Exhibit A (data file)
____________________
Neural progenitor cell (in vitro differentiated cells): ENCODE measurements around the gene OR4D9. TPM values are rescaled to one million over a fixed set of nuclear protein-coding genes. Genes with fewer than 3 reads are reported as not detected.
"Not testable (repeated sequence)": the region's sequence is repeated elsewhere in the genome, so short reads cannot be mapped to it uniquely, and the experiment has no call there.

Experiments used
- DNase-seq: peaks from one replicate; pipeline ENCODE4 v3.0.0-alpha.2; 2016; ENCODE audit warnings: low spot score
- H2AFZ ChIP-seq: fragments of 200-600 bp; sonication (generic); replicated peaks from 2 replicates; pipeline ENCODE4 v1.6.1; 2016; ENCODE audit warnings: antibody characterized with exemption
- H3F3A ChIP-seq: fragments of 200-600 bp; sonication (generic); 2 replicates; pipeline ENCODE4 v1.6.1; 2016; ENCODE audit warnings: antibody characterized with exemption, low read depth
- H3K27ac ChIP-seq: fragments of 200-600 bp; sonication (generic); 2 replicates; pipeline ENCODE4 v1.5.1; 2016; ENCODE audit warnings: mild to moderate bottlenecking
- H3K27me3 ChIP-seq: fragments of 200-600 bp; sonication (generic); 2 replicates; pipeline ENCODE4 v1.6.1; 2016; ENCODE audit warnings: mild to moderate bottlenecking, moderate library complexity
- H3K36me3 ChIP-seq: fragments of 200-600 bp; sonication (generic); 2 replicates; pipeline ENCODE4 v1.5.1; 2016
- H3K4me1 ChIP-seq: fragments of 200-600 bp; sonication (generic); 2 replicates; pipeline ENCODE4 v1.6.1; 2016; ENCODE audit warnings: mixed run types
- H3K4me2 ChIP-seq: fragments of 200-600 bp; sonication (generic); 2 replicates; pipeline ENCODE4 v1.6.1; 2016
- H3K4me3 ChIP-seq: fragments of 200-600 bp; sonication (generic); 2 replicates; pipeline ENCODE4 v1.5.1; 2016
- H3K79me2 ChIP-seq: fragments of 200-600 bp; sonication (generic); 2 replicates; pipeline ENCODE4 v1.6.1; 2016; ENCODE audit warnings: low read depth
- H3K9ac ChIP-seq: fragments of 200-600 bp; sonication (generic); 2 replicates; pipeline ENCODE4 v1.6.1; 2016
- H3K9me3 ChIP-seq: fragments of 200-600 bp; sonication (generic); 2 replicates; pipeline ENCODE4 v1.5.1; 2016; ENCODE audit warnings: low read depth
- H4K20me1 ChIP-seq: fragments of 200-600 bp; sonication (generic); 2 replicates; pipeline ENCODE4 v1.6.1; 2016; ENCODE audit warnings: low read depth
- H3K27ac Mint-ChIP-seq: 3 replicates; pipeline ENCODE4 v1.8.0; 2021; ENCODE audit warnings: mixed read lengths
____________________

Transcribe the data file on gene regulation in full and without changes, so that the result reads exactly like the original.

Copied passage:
Neural progenitor cell (in vitro differentiated cells): ENCODE measurements around the gene OR4D9. TPM values are rescaled to one million over a fixed set of nuclear protein-coding genes. Genes with fewer than 3 reads are reported as not detected.
"Not testable (repeated sequence)": the region's sequence is repeated elsewhere in the genome, so short reads cannot be mapped to it uniquely, and the experiment has no call there.

Experiments used
- DNase-seq: peaks from one replicate; pipeline ENCODE4 v3.0.0-alpha.2; 2016; ENCODE audit warnings: low spot score
- H2AFZ ChIP-seq: fragments of 200-600 bp; sonication (generic); replicated peaks from 2 replicates; pipeline ENCODE4 v1.6.1; 2016; ENCODE audit warnings: antibody characterized with exemption
- H3F3A ChIP-seq: fragments of 200-600 bp; sonication (generic); 2 replicates; pipeline ENCODE4 v1.6.1; 2016; ENCODE audit warnings: antibody characterized with exemption, low read depth
- H3K27ac ChIP-seq: fragments of 200-600 bp; sonication (generic); 2 replicates; pipeline ENCODE4 v1.5.1; 2016; ENCODE audit warnings: mild to moderate bottlenecking
- H3K27me3 ChIP-seq: fragments of 200-600 bp; sonication (generic); 2 replicates; pipeline ENCODE4 v1.6.1; 2016; ENCODE audit warnings: mild to moderate bottlenecking, moderate library complexity
- H3K36me3 ChIP-seq: fragments of 200-600 bp; sonication (generic); 2 replicates; pipeline ENCODE4 v1.5.1; 2016
- H3K4me1 ChIP-seq: fragments of 200-600 bp; sonication (generic); 2 replicates; pipeline ENCODE4 v1.6.1; 2016; ENCODE audit warnings: mixed run types
- H3K4me2 ChIP-seq: fragments of 200-600 bp; sonication (generic); 2 replicates; pipeline ENCODE4 v1.6.1; 2016
- H3K4me3 ChIP-seq: fragments of 200-600 bp; sonication (generic); 2 replicates; pipeline ENCODE4 v1.5.1; 2016
- H3K79me2 ChIP-seq: fragments of 200-600 bp; sonication (generic); 2 replicates; pipeline ENCODE4 v1.6.1; 2016; ENCODE audit warnings: low read depth
- H3K9ac ChIP-seq: fragments of 200-600 bp; sonication (generic); 2 replicates; pipeline ENCODE4 v1.6.1; 2016
- H3K9me3 ChIP-seq: fragments of 200-600 bp; sonication (generic); 2 replicates; pipeline ENCODE4 v1.5.1; 2016; ENCODE audit warnings: low read depth
- H4K20me1 ChIP-seq: fragments of 200-600 bp; sonication (generic); 2 replicates; pipeline ENCODE4 v1.6.1; 2016; ENCODE audit warnings: low read depth
- H3K27ac Mint-ChIP-seq: 3 replicates; pipeline ENCODE4 v1.8.0; 2021; ENCODE audit warnings: mixed read lengths